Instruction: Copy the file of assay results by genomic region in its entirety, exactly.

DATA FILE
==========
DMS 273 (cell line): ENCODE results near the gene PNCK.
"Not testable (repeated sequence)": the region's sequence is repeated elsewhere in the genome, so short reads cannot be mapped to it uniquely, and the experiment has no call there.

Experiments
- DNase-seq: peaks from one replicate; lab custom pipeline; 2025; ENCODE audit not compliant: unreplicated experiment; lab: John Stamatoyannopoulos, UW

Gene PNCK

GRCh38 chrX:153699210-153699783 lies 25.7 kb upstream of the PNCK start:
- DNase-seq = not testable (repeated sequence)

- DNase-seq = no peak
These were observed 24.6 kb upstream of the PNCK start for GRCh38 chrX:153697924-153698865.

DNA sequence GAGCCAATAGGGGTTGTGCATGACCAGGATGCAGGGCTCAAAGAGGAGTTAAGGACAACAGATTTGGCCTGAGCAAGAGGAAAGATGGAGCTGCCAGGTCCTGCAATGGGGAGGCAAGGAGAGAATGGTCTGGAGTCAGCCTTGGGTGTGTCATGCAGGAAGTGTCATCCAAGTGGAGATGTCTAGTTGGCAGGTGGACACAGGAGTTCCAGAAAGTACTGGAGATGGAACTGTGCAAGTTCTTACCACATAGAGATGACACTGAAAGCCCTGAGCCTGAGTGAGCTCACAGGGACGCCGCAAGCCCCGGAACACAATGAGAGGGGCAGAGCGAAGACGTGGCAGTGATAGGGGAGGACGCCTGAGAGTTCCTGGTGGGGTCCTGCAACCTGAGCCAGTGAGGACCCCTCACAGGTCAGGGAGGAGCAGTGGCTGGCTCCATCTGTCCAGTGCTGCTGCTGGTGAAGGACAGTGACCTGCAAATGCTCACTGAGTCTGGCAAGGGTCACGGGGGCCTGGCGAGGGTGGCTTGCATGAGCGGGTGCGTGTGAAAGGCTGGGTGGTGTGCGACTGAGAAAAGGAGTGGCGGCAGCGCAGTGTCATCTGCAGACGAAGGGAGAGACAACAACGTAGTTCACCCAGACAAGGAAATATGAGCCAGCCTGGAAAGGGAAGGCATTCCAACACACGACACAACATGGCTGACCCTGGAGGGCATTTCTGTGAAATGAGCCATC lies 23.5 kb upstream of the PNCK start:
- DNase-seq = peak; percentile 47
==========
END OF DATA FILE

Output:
DMS 273 (cell line): ENCODE results near the gene PNCK.
"Not testable (repeated sequence)": the region's sequence is repeated elsewhere in the genome, so short reads cannot be mapped to it uniquely, and the experiment has no call there.

Experiments
- DNase-seq: peaks from one replicate; lab custom pipeline; 2025; ENCODE audit not compliant: unreplicated experiment; lab: John Stamatoyannopoulos, UW

Gene PNCK

GRCh38 chrX:153699210-153699783 lies 25.7 kb upstream of the PNCK start:
- DNase-seq = not testable (repeated sequence)

- DNase-seq = no peak
These were observed 24.6 kb upstream of the PNCK start for GRCh38 chrX:153697924-153698865.

DNA sequence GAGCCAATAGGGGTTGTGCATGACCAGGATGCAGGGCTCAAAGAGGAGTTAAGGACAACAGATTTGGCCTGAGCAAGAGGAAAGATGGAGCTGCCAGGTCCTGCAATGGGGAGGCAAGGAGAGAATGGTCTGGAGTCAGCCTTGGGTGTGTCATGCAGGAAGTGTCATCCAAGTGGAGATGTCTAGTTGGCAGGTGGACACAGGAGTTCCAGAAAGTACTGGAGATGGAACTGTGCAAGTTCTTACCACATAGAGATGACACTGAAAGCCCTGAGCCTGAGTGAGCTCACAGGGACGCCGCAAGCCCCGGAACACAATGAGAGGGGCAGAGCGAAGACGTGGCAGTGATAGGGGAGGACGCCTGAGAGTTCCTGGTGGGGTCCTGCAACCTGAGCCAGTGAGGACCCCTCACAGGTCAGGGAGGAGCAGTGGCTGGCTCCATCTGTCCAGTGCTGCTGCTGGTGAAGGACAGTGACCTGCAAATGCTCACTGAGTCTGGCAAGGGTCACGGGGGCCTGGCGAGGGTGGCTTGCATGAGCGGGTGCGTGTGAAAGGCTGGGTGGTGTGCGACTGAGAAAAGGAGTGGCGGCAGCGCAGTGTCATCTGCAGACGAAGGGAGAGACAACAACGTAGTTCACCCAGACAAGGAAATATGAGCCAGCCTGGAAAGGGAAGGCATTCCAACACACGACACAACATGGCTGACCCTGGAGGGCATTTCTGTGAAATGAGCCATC lies 23.5 kb upstream of the PNCK start:
- DNase-seq = peak; percentile 47